Good morning,

Markets have picked up where they left off as we get going for 2021, with an appetite for risk in stock markets and a feeling of disdain towards the US Dollar.  Investors won’t have a particularly easy time of it over the coming week though, as the usual easing back in to a New Year is going to be punctuated by the Georgia Senate run-off elections.  The polling stations close tomorrow night, but given what we saw at the election, we don’t expect this to be over in a matter of hours thereafter.

The two contested Georgia seats are currently Republican held and the polls say that they are likely to stay that way.  In the instance that one went Democrat, nothing would change and the Republican majority would still stand in the Senate, which could be seen as a positive as they are likely to keep Joe Biden’s agenda towards American businesss largely in check.  If both seats were to turn blue then there would be an even number of senators on both sides of the Senate and as such the casting vote in any dead heats falls to the vice president.  Such an outcome, though polling as unlikely, would mean the markets needing to think on what this means to the value of equities if they’re to be based on the revenues and profits that those companies generate.  A Democratic majority in both the House and the Senate would mean Joe Biden could go to town on his preferred progressive tax agenda, which theoretically would hurt post-tax profitability of companies, which in theory would mean investors wanting to reduce their exposure to these companies and therefore we could see a correction in stock markets… Though this needs to be tempered with the ‘upside’ of a two chamber majority, which would ultimately be a massive stimulus package being approved in pretty short order – which would be seen as a boost for risk appetite.

As you can see, it’s far from a clear cut case as to what the reaction would be if the polls had got it wrong and the Democrats manage to pull this off.  The stock market is up about 15% since the election and the US Dollar index is down by about 5%, so there’s certainly room for a decent correction if the market were to feel that taxes outweigh stimulus – but we’re not sure how long that would last given the backdrop of such easy monetary policy.

In the UK:  Boris Johnson acknowledged that Covid restrictions are likely to get tougher in the near future, but wouldn’t be drawn on details or timeframes.  He’s not the only European leader to suggest such things, with the Irish, German and French governments all set to extend or tighten (or both) their current lockdowns.  The rollout of vaccinations isn’t happening as quickly as many had hoped, but with more than half a million of the AstraZeneca vaccines being delivered to sites today, this week provides the government with a great positive PR opportunity if they can get the number vaccinated by Sunday into seven figures.  Matt Hancock has reluctantly accepted the assistance of 21 military medical teams, having last week apparently refused any help from the MoD – why you’d not take up the logistical expertise of the armed forces is the question that’s got me stumped? – answers on a postcard please…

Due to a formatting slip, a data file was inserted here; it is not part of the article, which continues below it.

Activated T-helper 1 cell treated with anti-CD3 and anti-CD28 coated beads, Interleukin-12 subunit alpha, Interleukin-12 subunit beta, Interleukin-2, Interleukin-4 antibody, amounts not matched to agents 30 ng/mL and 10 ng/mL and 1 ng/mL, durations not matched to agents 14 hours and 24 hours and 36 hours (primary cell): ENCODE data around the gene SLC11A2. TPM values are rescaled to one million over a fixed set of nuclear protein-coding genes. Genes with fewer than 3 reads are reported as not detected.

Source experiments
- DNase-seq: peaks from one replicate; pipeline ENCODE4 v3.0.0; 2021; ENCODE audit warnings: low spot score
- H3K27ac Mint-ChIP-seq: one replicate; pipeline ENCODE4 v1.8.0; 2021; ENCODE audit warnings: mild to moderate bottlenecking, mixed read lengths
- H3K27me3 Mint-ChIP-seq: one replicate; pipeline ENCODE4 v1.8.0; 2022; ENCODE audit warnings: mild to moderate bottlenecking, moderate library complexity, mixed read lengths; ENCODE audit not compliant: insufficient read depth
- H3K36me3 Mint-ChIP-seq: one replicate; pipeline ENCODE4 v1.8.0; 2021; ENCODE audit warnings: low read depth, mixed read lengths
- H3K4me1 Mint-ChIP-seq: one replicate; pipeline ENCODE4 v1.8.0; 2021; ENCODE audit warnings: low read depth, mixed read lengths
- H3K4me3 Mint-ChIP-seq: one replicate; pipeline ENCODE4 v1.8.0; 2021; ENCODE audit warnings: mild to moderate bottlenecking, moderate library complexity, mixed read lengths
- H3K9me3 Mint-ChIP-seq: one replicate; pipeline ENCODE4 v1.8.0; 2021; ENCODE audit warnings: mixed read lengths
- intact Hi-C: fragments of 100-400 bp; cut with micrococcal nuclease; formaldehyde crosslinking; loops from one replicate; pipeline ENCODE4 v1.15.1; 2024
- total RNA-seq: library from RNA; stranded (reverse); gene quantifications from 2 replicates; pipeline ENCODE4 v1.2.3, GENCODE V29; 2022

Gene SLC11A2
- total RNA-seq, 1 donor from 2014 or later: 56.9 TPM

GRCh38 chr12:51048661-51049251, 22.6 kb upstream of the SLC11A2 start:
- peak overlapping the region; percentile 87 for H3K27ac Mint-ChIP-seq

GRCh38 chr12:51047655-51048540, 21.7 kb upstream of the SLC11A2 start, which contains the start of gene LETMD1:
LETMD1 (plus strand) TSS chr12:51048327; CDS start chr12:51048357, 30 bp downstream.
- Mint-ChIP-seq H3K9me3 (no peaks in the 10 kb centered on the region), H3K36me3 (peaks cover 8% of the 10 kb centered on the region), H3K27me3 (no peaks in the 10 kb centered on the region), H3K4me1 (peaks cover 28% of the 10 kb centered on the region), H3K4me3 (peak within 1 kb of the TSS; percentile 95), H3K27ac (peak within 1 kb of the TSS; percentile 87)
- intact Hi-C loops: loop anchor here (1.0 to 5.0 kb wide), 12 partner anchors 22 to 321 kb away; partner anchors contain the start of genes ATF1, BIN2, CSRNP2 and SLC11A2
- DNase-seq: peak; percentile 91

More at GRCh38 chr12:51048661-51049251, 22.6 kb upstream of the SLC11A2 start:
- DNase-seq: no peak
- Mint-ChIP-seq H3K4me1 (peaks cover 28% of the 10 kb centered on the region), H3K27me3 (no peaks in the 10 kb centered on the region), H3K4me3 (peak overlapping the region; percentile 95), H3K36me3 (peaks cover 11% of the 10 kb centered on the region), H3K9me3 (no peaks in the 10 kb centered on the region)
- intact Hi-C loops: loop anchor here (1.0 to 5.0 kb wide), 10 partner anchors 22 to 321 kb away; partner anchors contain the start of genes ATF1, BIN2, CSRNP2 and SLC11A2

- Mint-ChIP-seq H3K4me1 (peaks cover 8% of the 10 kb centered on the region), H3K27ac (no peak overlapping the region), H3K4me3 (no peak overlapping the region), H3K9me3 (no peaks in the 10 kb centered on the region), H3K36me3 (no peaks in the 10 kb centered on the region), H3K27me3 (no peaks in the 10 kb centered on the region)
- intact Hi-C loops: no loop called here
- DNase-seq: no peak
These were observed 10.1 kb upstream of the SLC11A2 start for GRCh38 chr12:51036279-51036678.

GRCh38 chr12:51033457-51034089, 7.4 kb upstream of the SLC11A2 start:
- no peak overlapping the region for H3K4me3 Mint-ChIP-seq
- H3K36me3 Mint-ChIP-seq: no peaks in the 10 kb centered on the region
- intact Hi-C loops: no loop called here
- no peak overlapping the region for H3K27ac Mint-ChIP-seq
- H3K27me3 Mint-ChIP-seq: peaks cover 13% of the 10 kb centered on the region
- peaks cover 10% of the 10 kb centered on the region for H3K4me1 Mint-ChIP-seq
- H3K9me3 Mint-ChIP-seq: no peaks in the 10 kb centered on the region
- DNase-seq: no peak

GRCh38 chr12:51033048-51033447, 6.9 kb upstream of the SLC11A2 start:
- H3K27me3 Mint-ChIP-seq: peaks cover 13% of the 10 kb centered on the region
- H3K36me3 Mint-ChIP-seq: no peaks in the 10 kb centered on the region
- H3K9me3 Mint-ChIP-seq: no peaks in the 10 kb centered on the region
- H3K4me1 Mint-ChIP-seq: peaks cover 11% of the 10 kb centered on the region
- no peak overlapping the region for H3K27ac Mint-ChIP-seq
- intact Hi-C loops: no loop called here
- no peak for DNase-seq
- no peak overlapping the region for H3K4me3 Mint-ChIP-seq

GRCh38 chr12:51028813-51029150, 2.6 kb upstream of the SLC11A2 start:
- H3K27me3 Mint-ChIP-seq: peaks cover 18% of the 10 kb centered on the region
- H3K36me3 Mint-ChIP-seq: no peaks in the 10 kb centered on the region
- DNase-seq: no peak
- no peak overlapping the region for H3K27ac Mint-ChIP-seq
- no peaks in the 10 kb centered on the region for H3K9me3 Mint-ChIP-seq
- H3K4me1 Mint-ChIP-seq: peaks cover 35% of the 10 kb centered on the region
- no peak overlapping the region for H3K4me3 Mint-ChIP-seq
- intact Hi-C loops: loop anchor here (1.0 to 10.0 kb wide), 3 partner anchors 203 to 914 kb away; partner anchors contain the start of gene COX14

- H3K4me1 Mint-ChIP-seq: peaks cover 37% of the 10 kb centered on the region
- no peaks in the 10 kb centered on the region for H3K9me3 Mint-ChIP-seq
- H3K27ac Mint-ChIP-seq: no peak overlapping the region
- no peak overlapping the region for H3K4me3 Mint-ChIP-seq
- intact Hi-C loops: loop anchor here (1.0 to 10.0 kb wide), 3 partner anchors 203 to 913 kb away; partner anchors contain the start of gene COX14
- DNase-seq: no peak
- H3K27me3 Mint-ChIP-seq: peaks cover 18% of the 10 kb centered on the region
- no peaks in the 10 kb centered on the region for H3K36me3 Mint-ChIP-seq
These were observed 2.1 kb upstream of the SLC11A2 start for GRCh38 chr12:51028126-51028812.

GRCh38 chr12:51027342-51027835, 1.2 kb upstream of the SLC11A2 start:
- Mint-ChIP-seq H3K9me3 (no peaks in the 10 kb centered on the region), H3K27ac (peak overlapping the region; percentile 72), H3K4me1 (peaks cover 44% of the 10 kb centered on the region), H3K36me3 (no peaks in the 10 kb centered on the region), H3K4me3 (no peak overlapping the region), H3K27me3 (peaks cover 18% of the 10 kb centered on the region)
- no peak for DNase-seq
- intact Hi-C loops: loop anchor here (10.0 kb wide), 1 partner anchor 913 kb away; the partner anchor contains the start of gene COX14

Staying in the UK:  The Pound is slowly continuing to make progress in the FX market. It wasn’t the immediate jolt higher we were expecting, but there is a gentle upward trend.  What we will probably start to see now is the unwinding of risk/no-deal mitigation trades, but there will be some apprehension in doing this too soon, as these next couple of weeks will be an interesting test of how quickly businesses have got to grips with their new processes and Sterling might not be inclined to move too far whilst this is the case.

In Europe:  An interesting test for the ECB early on in the year, as a Finnish bank has decided to pay a dividend four times larger than the cap the ECB has strongly suggested. The central bank weren’t able to extend their legislation on dividend bans, but hoped that banks would play within the spirit of the continued guidelines and not pay out more than 15% of 2019 or 2020’s profits. Alandsbanken is going to pay out 59% of its 2109 profits, having had a bumper year that year.  The bank itself is small and not systemically important, but the knock-on effect could well be that other small banks feel emboldened to do similar. Bloomberg has the details.

Elsewhere:  China isn’t happy that the US has started to de-list Chinese telecoms companies that are apparently part owned by Chinese military.  Beijing has said that removing these companies from the stock exchange amounts to an “abuse of national security and state power to supress Chinese firms (and) does not comply with market rules”.  There is also concern that these de-listings will move from telecoms to oil majors that are also listed on the NYSE.  We’re not too sure that diminishing Sino-US relations is going to have much of an impact given the changing of the guard in a few weeks, but it still means a large hole for them to be dug out from when the time comes.

Today we’ll be expecting a busy day and a pretty full house of market participants. The data calendar is dominated by PMI manufacturing numbers from Europe, the UK and the US, having already seen numbers from Japan (stronger than expected) and China (weaker).

Happy New Year

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